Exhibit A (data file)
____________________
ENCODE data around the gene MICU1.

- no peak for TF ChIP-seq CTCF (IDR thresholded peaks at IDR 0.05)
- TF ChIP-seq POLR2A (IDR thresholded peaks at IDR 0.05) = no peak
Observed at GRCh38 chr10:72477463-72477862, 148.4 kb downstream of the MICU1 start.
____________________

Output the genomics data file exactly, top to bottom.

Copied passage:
ENCODE data around the gene MICU1.

- no peak for TF ChIP-seq CTCF (IDR thresholded peaks at IDR 0.05)
- TF ChIP-seq POLR2A (IDR thresholded peaks at IDR 0.05) = no peak
Observed at GRCh38 chr10:72477463-72477862, 148.4 kb downstream of the MICU1 start.